In a recent article, Leadership Connect shared just how drastically local journalism appears to be shrinking and what the harmful effects are on underserved communities. The situation has the attention Facebook, or at least Mark Zuckerberg, who committed $300 million to help publishers – especially publishers of local news – invest in strengthening readership. He also recognizes how social media has played a part in the demise of many smaller media outlets. In a recent New York Times article, Zuckerberg discusses how bringing advertisements to websites instead of print newspapers has dealt a financial blow to many companies. He also says that local newspapers have been most affected by this change and that some of his $300 million pledge would go towards “supporting local reporting through the Pulitzer Center and funding journalists who are covering underreported topics in local newsrooms.”
However, Zuckerberg’s recently-introduced Facebook News, a news aggregation tool that will become part of the social media platform, could take a toll on local journalism. The new feature comes as a response to the growing number of Americans who turn to social media to get their daily news. A recent study by the Pew Research Center found that 55% of Americans look to social media “often” or “sometimes” for their news. Moreover, 28% of participants reported they “often” find their news on social media. Although news stories appear regularly in our feeds, “Facebook News” will be a dedicated, separate tab – similar to the ‘Marketplace’ tab on the app.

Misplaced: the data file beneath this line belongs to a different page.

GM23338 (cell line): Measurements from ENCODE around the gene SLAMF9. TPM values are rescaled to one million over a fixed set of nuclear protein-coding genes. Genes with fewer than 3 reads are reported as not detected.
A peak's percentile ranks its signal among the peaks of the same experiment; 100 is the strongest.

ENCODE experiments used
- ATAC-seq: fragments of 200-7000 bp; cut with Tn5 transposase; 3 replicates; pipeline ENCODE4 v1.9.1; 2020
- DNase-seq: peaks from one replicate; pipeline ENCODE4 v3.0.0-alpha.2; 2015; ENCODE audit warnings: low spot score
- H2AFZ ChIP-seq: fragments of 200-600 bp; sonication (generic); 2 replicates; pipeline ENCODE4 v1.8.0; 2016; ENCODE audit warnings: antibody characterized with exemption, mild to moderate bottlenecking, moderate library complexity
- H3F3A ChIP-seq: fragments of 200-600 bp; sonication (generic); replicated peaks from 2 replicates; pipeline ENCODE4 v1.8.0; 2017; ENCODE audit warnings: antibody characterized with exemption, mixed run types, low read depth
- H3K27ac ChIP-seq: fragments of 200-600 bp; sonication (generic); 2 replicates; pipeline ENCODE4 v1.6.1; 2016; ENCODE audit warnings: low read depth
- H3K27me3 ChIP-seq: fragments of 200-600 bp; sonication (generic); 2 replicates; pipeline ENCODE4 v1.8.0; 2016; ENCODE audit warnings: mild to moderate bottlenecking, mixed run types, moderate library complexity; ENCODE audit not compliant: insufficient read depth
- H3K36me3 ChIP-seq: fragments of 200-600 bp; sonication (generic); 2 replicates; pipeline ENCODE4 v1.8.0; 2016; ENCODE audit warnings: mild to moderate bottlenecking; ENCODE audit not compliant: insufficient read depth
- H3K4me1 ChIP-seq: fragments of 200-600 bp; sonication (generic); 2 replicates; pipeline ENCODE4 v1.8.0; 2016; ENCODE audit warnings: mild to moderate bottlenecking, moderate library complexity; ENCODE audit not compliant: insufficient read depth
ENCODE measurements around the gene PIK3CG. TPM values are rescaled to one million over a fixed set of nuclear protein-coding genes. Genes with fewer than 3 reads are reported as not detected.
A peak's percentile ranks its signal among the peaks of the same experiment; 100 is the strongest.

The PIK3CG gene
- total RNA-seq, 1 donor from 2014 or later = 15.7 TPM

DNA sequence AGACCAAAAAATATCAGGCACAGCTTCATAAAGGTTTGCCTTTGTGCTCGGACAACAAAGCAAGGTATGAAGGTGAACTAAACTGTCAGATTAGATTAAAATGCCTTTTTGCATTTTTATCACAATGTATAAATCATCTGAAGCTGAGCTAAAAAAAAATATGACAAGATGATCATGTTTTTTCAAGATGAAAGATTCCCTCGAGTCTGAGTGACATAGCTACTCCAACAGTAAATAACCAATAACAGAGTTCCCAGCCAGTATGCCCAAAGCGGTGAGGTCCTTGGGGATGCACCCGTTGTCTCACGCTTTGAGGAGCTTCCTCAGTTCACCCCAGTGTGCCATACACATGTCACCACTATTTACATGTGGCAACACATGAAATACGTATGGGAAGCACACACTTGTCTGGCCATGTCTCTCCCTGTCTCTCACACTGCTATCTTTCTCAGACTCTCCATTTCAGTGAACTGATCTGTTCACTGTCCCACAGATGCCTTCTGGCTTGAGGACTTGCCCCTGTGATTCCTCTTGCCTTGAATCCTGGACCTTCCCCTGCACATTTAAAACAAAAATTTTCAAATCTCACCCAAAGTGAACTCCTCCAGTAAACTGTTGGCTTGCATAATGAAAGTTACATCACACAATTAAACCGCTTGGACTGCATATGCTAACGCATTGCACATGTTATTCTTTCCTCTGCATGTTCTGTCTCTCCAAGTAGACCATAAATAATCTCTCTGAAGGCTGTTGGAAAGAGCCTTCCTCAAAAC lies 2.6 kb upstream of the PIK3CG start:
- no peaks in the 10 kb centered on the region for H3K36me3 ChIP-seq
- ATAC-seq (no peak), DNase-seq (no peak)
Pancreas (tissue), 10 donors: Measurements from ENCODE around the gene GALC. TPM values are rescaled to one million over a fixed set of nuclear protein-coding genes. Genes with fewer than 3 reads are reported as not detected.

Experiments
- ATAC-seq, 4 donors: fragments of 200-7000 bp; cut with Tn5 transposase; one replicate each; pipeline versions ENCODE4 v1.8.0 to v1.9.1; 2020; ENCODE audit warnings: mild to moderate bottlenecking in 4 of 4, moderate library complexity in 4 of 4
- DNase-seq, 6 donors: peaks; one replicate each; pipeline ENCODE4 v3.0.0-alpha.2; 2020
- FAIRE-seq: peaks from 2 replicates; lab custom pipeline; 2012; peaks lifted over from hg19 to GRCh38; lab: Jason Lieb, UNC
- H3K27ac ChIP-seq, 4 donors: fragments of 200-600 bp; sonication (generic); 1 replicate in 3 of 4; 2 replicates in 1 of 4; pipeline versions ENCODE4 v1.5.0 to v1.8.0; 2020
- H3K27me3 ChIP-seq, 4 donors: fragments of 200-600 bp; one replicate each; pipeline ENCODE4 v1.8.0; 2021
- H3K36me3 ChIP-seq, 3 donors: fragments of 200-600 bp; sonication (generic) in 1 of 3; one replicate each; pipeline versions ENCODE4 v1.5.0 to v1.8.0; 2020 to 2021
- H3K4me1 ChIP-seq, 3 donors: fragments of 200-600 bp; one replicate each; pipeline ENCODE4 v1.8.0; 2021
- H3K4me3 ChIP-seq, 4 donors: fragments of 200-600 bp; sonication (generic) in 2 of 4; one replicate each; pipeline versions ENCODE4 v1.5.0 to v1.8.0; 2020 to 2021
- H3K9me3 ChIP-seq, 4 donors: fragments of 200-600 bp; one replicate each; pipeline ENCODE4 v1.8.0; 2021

Zuckerberg sees Facebook News as a phenomenon that will help journalism. In addition to paying publishers millions of dollars for access to their stories, he says “we’ve also built tools to help publishers increase their subscribers by driving people from Facebook links to publisher websites.” However, it is also argued that Facebook News will further marginalize local newspapers by lifting up only major publishers. In a story published on CNN Business, Heidi Legg writes that “there will likely be some major collateral damage as a result of this deal: The likely obliteration of local news.”
Legg argues that Facebook and other purveyors of aggregated news will have little incentive to promote local news stories on their sites, as major publications will offer an abundance of alluring content that will keep users engaged for longer periods of time. News aggregation sites are becoming more popular – Apple News, News Corp. and (soon) CNN provide the service. However, if all of these sites end up focusing only on major publishers, it will spell danger for the already at-risk local news industry.
Legg suggests a solution: Facebook could subsidize “trained journalists at a local newspaper or local NPR station based on the size of that area’s population.” This way, the platform could both ensure that some local news outlets stay open and promote their content. Only time will tell if Zuckerberg sticks to his commitment to bolster local news for the sake of America’s smaller communities.